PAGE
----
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LOUISE FAIRSAVE: Debt decisions


LOUISE FAIRSAVE: Debt decisions

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THIS ARTICLE DISCUSSES the scenario for consideration in this series of presentations on using debt wisely: Is the statement, “Once you have the cash available, it is better to pay off a low interest loan than to hold cash”, true or false?

The answer is definitely, “it depends”. It depends on whether there are other loans of higher interest rates, on the age and stage of life of the borrower, on the interest rate on savings and investments, and on the borrower’s disposition to debt/risks for examples. Some persons abhor debt and wish to be debt-free at the earliest opportunity. Once the cash is available, they will pay off outstanding debt. 

Consider a long-term loan like a student loan with a principal balance of $20 000 and an interest rate of four per cent. The borrower may find himself with, say, $10 000 from an inheritance and be considering paying down the student loan.

This borrower needs to consider a number of parameters that would guide this decision:

• Does he have a sound emergency fund? The standard recommendation is to hold three to four months’ expenses as an emergency fund.

• Can he earn a higher rate of return on an investment that the loan interest rate over his working life?

• How secure is his job; how good is his ability and capacity to earn in the long term? Related to this, how is his health?

• Does he have a retirement fund? Is he making the most of any matching funds his employer will make to his retirement fund?

• Is he uncomfortable holding debt? 

• Would he rather enjoy some of his money now knowing he is likely to get salary increases, and bonuses in future from his job?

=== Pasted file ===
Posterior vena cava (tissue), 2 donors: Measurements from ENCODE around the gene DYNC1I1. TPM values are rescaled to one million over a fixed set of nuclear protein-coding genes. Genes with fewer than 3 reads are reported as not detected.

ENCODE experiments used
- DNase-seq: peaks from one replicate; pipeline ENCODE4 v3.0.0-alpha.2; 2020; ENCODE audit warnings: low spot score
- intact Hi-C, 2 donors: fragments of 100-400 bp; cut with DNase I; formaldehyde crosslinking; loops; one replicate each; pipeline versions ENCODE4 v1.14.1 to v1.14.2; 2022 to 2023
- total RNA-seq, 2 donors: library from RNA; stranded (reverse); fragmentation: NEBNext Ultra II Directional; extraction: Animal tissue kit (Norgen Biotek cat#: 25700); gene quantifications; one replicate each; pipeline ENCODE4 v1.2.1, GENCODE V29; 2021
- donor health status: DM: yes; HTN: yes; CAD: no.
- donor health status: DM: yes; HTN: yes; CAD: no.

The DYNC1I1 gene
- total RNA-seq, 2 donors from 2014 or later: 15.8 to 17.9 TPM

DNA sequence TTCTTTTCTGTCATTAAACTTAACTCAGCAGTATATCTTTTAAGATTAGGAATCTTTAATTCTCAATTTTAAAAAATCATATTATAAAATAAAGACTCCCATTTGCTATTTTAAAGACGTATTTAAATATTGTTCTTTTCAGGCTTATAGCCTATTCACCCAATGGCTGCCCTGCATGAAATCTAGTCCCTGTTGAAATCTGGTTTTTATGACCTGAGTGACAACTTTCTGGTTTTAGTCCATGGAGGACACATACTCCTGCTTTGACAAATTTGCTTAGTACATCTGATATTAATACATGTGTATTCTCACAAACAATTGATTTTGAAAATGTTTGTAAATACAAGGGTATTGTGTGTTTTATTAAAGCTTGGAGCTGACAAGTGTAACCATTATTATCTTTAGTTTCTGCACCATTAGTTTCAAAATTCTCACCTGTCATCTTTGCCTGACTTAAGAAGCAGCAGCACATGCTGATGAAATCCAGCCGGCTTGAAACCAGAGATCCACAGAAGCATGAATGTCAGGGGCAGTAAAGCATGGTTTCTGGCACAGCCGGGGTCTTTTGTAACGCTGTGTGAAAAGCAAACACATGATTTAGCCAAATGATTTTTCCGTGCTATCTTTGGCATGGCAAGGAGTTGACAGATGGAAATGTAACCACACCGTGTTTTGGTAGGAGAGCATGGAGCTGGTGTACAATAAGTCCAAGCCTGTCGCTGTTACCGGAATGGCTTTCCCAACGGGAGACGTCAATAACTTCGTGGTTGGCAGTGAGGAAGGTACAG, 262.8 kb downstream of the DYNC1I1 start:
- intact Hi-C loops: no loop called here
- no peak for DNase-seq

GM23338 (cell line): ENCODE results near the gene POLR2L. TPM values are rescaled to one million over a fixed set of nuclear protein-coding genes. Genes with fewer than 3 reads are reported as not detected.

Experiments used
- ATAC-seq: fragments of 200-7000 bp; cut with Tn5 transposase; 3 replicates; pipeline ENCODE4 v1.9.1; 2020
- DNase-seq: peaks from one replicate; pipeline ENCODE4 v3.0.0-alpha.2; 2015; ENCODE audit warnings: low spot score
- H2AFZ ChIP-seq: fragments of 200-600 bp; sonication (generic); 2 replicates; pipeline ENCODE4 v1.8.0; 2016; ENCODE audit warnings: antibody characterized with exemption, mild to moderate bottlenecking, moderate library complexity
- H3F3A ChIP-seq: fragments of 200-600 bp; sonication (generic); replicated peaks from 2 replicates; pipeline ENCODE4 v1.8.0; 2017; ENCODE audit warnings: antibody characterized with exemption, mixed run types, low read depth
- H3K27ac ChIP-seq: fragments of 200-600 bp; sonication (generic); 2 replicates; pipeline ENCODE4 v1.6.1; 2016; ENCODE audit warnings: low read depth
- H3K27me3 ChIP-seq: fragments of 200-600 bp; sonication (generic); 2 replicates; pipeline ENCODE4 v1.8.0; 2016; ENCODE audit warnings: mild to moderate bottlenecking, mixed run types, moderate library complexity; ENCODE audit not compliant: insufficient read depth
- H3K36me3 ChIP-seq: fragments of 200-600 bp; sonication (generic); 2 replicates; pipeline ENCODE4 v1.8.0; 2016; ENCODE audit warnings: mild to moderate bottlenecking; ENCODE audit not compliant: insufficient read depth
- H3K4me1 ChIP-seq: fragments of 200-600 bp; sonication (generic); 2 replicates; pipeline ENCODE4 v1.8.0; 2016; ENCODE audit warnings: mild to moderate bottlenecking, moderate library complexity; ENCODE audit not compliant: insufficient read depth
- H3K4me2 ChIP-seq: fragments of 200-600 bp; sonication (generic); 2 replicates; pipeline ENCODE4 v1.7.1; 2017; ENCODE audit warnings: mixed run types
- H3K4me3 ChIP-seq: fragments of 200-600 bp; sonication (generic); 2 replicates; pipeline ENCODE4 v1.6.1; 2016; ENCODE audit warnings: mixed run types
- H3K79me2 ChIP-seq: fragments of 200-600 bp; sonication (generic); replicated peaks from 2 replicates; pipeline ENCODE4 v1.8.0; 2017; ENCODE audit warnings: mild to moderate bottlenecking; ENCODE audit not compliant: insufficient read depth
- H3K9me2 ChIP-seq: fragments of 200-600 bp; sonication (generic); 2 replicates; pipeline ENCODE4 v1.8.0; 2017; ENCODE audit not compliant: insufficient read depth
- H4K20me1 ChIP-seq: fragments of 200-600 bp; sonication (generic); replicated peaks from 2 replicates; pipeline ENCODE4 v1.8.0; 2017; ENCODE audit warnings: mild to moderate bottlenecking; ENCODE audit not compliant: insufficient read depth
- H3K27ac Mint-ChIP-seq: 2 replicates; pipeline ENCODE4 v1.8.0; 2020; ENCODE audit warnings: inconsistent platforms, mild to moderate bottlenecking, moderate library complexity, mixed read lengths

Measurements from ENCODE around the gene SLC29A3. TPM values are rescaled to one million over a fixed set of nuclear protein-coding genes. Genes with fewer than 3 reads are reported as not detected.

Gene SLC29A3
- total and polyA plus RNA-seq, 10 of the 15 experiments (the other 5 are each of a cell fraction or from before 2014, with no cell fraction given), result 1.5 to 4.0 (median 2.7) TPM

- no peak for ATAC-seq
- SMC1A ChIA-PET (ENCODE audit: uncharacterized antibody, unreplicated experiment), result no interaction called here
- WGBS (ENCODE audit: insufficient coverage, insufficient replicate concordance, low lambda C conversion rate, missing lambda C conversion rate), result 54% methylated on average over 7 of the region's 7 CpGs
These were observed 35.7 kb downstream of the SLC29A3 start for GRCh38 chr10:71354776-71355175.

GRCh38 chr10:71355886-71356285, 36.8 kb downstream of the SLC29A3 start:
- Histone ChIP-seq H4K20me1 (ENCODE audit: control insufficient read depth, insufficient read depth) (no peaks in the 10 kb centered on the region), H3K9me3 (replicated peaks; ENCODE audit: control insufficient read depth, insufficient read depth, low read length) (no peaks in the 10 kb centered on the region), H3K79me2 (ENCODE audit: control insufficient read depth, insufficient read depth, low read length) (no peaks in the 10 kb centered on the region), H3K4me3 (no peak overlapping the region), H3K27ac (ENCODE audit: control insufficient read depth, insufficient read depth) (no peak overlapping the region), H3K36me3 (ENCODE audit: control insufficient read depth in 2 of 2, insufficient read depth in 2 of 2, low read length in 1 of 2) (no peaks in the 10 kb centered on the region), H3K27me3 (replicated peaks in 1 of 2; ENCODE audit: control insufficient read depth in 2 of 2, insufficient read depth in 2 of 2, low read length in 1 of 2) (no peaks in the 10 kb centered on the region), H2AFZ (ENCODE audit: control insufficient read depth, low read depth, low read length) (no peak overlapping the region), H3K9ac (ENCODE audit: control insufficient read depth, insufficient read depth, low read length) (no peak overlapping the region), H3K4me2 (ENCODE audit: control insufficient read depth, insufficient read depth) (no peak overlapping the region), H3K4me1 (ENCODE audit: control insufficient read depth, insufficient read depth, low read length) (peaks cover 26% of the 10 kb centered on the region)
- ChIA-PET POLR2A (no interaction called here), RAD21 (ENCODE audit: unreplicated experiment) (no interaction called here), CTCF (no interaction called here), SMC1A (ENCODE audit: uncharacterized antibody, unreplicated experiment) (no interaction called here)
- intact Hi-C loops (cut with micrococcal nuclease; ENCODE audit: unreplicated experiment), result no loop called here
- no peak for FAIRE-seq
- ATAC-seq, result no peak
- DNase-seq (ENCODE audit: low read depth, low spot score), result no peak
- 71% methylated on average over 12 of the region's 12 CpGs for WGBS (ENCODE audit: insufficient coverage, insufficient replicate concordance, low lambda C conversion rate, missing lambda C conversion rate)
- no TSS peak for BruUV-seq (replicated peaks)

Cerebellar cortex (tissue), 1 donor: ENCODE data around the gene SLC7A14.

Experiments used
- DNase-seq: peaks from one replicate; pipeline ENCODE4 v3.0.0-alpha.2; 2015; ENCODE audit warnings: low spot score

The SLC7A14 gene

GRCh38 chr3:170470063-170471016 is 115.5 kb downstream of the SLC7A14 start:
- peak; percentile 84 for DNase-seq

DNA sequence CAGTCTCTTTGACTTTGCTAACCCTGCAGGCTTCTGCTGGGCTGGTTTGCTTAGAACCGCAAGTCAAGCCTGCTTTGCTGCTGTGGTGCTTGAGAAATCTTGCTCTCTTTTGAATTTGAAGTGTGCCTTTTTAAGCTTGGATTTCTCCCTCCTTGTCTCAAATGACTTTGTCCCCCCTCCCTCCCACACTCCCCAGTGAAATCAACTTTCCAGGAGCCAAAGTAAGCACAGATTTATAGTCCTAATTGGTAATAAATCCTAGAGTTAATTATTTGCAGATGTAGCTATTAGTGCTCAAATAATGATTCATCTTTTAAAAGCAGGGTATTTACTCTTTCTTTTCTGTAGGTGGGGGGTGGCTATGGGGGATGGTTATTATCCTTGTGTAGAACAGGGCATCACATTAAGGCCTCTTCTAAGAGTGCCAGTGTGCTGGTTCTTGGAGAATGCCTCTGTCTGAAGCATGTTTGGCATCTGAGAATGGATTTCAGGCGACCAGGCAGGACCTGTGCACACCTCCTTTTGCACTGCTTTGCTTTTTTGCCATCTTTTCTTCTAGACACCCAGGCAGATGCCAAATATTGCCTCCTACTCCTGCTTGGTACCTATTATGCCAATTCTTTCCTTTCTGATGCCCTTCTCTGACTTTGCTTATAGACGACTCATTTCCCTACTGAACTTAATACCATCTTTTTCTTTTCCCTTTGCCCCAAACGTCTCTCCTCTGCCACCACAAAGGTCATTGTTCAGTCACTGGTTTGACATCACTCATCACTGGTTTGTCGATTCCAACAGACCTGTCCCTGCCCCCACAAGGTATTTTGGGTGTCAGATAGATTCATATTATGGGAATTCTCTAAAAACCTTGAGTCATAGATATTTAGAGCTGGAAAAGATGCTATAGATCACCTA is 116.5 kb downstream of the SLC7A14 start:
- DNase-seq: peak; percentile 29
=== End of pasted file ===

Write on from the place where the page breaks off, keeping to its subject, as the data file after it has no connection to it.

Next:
Even when the relative financial benefit of holding cash may be clearly demonstrated, the disposition of the borrower to risks and debt may be such that paying off the debt is the option chosen. In any event, it can make financial sense to pay off the debt as well as it can make sense to hold cash in similar circumstances for different borrowers.

For example, where the interest rates on an after-tax basis on savings and investing are higher than the loan interest rate, it may appear obvious to hold on to the cash. However, the particular borrower may dislike being in debt, maybe because he is in retirement and relatively cash rich already, or had set a goal to be debt-free by that particular age.

Alternately, for a younger person without an emergency fund, the preference may be to hold the available cash in establishing an emergency fund rather than paying off the loan. Establishing an emergency fund is fundamental. The fund serves as a strong measure in avoiding taking on even more debt when unexpected expenses crop up.

In the case where the borrower is paying down a loan like a mortgage or vehicle loan with available cash, the lump sum payment does not necessarily reduce the monthly instalment amount. So, there is the risk that if later on the borrower loses his job or is short of funds for any reason, that instalment must still be paid once there is a loan balance. The borrower may be forced to incur significant legal cost and time to refinance the loan in order to continue repaying the loan.

For younger borrowers who have the asset of a long horizon ahead of them, there is financial benefit in saving and investing extra cash rather than paying down or paying off a long-term loan like a mortgage once the after-tax rate on return on investing is higher that the loan interest. The compound interest effect over an extended period would generate an overall greater accumulated fund. Where the loan interest rate is higher than the investment return, the accumulated fund would be less.

Yet, ultimately, the choice to repay or pay down a loan with available cash is heavily influenced by the borrower’s disposition to holding debt and handling the risks of which he is aware. 

• Louise Fairsave is a personal financial management adviser, providing practical advice on money and estate matters. Her advice is general in nature; readers should seek advice about their specific circumstances. Email: [email protected]

This column is sponsored by the Barbados Workers’ Union Co-op Credit Union Ltd.